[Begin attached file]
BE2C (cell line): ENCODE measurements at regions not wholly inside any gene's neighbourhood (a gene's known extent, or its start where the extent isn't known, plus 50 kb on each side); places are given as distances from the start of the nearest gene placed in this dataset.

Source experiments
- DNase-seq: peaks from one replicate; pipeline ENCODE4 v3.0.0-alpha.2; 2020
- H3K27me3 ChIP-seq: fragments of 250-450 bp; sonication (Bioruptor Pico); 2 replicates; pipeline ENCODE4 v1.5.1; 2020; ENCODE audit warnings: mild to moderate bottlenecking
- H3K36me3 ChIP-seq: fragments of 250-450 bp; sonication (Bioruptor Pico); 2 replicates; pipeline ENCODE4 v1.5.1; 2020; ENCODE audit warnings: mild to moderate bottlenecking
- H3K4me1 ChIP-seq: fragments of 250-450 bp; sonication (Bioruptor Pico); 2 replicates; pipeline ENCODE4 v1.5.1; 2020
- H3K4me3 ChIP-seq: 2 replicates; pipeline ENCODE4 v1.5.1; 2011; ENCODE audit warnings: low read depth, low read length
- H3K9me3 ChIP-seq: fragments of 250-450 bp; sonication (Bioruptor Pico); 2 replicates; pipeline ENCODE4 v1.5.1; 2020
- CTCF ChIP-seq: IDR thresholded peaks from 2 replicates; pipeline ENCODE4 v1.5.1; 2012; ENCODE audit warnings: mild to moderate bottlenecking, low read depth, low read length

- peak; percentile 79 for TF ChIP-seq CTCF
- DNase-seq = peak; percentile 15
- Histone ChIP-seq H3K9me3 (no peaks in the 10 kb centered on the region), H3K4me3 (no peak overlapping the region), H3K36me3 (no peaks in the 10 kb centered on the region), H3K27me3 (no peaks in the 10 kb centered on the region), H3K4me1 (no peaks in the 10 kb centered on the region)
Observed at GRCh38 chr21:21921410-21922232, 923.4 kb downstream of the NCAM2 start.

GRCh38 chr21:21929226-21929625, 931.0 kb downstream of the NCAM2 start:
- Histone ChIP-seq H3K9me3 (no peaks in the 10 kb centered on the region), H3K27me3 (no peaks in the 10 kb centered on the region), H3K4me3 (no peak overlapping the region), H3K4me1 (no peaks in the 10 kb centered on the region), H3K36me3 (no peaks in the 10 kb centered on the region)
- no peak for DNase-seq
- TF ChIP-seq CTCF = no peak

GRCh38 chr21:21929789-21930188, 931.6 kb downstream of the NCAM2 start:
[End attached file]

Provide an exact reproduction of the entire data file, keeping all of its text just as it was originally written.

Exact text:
BE2C (cell line): ENCODE measurements at regions not wholly inside any gene's neighbourhood (a gene's known extent, or its start where the extent isn't known, plus 50 kb on each side); places are given as distances from the start of the nearest gene placed in this dataset.

Source experiments
- DNase-seq: peaks from one replicate; pipeline ENCODE4 v3.0.0-alpha.2; 2020
- H3K27me3 ChIP-seq: fragments of 250-450 bp; sonication (Bioruptor Pico); 2 replicates; pipeline ENCODE4 v1.5.1; 2020; ENCODE audit warnings: mild to moderate bottlenecking
- H3K36me3 ChIP-seq: fragments of 250-450 bp; sonication (Bioruptor Pico); 2 replicates; pipeline ENCODE4 v1.5.1; 2020; ENCODE audit warnings: mild to moderate bottlenecking
- H3K4me1 ChIP-seq: fragments of 250-450 bp; sonication (Bioruptor Pico); 2 replicates; pipeline ENCODE4 v1.5.1; 2020
- H3K4me3 ChIP-seq: 2 replicates; pipeline ENCODE4 v1.5.1; 2011; ENCODE audit warnings: low read depth, low read length
- H3K9me3 ChIP-seq: fragments of 250-450 bp; sonication (Bioruptor Pico); 2 replicates; pipeline ENCODE4 v1.5.1; 2020
- CTCF ChIP-seq: IDR thresholded peaks from 2 replicates; pipeline ENCODE4 v1.5.1; 2012; ENCODE audit warnings: mild to moderate bottlenecking, low read depth, low read length

- peak; percentile 79 for TF ChIP-seq CTCF
- DNase-seq = peak; percentile 15
- Histone ChIP-seq H3K9me3 (no peaks in the 10 kb centered on the region), H3K4me3 (no peak overlapping the region), H3K36me3 (no peaks in the 10 kb centered on the region), H3K27me3 (no peaks in the 10 kb centered on the region), H3K4me1 (no peaks in the 10 kb centered on the region)
Observed at GRCh38 chr21:21921410-21922232, 923.4 kb downstream of the NCAM2 start.

GRCh38 chr21:21929226-21929625, 931.0 kb downstream of the NCAM2 start:
- Histone ChIP-seq H3K9me3 (no peaks in the 10 kb centered on the region), H3K27me3 (no peaks in the 10 kb centered on the region), H3K4me3 (no peak overlapping the region), H3K4me1 (no peaks in the 10 kb centered on the region), H3K36me3 (no peaks in the 10 kb centered on the region)
- no peak for DNase-seq
- TF ChIP-seq CTCF = no peak

GRCh38 chr21:21929789-21930188, 931.6 kb downstream of the NCAM2 start: